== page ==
Listen to Harvey Deegan's informative interview with Penguin Foundation Board Member and former Research Director at Phillip Island Nature Parks, Dr Peter Dann. Peter has published over 200 papers and book chapters and edited a book on penguin ecology and management – so to say he is a penguin expert, might just be an understatement!
History of the Penguin Foundation
Established in 2006, the Penguin Foundation is dedicated to protecting the Little Penguins of Phillip Island (Millowl). Phillip Island is home to approximately 40,000 Little Penguins. Habitat loss, climate change, man-made disasters (such as oil spills) and the effects of foxes, feral cats and other pests can have a devastating effect on Little Penguin survival. The Penguin Foundation is a non-profit organisation tasked with raising funds for the protection of penguins, habitat restoration and preservation and other threatened wildlife species. Through efforts in research, conservation and education, the Foundation raises funds to make a positive impact on the ecosystem and to protect wildlife now and into the future.
Prior to 2005, there had been discussions by the Phillip Island Nature Parks Leadership Team that a Foundation should be established. Thanks to the perseverance of this cohesive team, the Penguin Foundation became a reality. In those early days, no one had envisioned that the Penguin Foundation would become such a widely known and respected environmental organisation.
While funding is always highly sought after and not always easy to secure, the Foundation has leveraged off historical performance and expansion into new areas and grants and corporate partnerships. Alongside major partnerships, individual donors provide invaluable support by adopting Little Penguins and other local species to ensure they thrive.
Since its inception, the Foundation has funded 65 projects and raised over $2.5 million dollars. A major milestone is ahead in just three years, with the Penguin Foundation twenty year anniversary to be celebrated.
The Penguin Foundation received world-wide notoriety when its Knits for Nature program was launched.
About Knits for Nature
Knits for Nature began after a number of oil spills occurred near Phillip Island in the late 1990s. This vital program supports Little Penguin conservation on Phillip Island in a number of ways.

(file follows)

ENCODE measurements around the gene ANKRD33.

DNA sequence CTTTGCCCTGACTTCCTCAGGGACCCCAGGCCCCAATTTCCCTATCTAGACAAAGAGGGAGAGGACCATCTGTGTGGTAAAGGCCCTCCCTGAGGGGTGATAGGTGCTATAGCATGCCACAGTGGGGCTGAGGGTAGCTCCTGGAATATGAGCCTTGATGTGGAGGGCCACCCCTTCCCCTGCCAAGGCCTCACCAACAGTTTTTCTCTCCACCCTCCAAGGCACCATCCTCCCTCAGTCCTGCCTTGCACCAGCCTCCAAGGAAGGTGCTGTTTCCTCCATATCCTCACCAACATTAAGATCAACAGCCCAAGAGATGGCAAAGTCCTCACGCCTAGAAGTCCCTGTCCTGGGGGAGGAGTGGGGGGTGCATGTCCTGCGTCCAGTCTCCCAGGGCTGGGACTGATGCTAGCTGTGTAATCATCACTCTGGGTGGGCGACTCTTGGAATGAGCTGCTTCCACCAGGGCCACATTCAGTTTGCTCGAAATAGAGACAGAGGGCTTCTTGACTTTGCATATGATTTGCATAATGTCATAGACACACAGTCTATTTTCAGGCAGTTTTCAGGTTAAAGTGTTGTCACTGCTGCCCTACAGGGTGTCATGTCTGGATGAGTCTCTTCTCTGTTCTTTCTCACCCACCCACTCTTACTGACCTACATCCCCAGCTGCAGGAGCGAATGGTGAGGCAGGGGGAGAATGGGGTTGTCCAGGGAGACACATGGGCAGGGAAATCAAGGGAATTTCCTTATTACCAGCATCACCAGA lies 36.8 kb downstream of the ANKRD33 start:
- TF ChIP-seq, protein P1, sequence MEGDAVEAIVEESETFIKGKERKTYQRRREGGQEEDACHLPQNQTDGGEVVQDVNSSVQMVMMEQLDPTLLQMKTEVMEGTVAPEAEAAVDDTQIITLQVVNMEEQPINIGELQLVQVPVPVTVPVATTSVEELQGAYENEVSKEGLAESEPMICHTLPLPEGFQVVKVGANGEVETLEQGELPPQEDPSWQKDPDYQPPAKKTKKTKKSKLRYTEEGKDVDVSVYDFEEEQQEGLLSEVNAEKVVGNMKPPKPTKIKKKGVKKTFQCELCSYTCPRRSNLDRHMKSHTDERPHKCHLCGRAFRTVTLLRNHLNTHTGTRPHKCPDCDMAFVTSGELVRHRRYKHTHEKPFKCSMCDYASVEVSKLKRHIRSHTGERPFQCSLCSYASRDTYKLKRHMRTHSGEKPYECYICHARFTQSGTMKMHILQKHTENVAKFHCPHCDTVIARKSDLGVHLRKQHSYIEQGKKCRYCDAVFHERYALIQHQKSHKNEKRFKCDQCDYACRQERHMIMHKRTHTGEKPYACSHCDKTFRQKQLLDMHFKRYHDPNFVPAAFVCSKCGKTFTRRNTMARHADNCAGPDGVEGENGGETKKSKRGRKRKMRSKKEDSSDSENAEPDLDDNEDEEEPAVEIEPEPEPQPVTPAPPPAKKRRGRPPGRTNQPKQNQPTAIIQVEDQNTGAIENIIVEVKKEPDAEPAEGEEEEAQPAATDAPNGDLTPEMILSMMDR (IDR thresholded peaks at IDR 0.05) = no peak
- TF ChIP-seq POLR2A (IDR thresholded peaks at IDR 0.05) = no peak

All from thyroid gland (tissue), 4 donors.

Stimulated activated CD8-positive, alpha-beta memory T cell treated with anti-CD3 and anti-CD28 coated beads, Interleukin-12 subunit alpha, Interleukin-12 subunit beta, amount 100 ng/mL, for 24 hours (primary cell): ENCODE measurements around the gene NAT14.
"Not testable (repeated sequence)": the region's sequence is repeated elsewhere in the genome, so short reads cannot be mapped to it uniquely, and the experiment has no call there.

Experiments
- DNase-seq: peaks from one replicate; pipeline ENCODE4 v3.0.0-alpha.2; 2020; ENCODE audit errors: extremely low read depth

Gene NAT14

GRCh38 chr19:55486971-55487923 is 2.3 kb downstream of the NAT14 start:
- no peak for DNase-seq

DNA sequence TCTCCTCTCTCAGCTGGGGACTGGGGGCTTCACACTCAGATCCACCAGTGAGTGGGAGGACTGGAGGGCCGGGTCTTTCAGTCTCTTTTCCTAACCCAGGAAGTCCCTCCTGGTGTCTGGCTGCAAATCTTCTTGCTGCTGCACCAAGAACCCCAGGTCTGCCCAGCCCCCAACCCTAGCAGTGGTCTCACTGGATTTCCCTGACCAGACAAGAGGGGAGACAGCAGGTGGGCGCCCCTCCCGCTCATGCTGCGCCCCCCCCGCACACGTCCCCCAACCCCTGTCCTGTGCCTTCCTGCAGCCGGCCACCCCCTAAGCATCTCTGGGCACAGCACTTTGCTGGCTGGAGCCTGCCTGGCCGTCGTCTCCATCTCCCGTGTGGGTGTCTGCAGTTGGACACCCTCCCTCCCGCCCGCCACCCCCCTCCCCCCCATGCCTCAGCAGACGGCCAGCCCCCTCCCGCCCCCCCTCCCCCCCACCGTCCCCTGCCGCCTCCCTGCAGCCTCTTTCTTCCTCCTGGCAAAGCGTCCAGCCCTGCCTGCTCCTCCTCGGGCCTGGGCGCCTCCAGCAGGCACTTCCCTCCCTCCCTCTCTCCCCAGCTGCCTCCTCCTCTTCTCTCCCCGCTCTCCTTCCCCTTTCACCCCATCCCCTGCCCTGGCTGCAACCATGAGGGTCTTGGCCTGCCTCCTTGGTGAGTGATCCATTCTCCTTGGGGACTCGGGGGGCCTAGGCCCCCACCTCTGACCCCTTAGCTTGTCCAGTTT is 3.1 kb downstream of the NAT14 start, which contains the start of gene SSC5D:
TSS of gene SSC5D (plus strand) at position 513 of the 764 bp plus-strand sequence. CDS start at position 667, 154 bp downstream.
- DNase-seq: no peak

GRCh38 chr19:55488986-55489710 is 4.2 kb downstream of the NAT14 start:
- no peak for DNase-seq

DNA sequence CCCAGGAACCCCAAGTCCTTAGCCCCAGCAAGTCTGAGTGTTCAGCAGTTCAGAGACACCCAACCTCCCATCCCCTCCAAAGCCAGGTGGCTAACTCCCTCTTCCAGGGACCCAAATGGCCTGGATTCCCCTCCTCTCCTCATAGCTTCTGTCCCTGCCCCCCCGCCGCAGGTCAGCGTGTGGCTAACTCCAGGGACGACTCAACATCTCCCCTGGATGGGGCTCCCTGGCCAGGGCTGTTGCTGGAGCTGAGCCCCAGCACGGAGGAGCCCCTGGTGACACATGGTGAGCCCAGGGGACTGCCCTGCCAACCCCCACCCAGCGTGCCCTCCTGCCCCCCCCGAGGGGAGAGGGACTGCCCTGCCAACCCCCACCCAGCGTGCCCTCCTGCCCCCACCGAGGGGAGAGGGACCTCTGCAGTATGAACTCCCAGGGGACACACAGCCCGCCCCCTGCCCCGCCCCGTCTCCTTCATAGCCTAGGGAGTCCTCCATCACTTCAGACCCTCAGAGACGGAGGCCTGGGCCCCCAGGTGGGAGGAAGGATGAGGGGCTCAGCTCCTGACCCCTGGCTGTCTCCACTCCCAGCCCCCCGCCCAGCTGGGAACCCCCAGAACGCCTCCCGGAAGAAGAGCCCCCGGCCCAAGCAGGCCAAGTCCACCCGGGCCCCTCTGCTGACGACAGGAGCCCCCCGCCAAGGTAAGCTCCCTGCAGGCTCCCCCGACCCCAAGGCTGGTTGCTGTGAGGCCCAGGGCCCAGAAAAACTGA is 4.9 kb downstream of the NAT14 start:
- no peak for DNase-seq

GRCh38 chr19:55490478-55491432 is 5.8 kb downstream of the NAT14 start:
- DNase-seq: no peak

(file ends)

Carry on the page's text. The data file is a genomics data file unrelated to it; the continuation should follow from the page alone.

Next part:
Our Knits for Nature penguin jumper program ran for almost twenty years. Over this time, generous knitters from across the globe have sent over 180,000 Little Penguin rehabilitation jumpers - and these jumpers are not just a fashion statement.
When Little Penguins become oiled, they will try to preen and clean the toxic oil from their feathers, and ingesting it can kill them. It also damages their delicate feathers, which exposes their skin to extreme temperatures and they are left cold, heavy and unable to swim or hunt for food.
Little Penguin rehabilitation jumpers play an important role in saving sick or injured penguins. When oiled penguins are rescued and admitted to the Phillip Island Wildlife Clinic, knitted jumpers are temporarily placed on the penguins, acting as a barrier to prevent them from reaching their oily feathers with their beaks, before rescue staff are able to wash their bodies clean.
The majority of donated jumpers were suitable for Little Penguin rehabilitation, and we are fortunate to have many thousands of jumpers stored in our clinic and ready to use in the event of an oil spill. Due to its overwhelming popularity, the Knits for Nature program is now closed as the rehabilitation clinic no longer requires any new jumpers at this stage.
Despite the very best efforts of knitters, some donated jumpers were too big or small or came adorned with embellishments which would pose a risk to Little Penguins. These penguin jumpers are now sold on soft penguin toys to raise funds for the Penguin Foundation and wildlife conservation on Phillip Island. Since 2012, the sale of these jumpers has raised over $300,000. Excess jumpers and those unsuitable for rehabilitation purposes are used as educational tools to teach students and the public about the devastating effects marine and coastal pollution has on wildlife and the environment and additional jumpers are sent on to other wildlife organisations if needed.
The Penguin Foundation and the conservation team at Phillip Island Nature Parks extend sincere thanks to knitters from all around the world for their incredible support, both in time and the cost involved with materials and postage.
If you would like to support the Little Penguins, you may like to Adopt a Penguin or make a donation via the website: www.penguinfoundation.org.au
Did you know?
438 Little Penguins were affected by the last major oil spill near Phillip Island in 2001. Of those, 96% were successfully saved with the help of penguin jumpers, rehabilitated at the Wildlife Clinic and released back into the wild.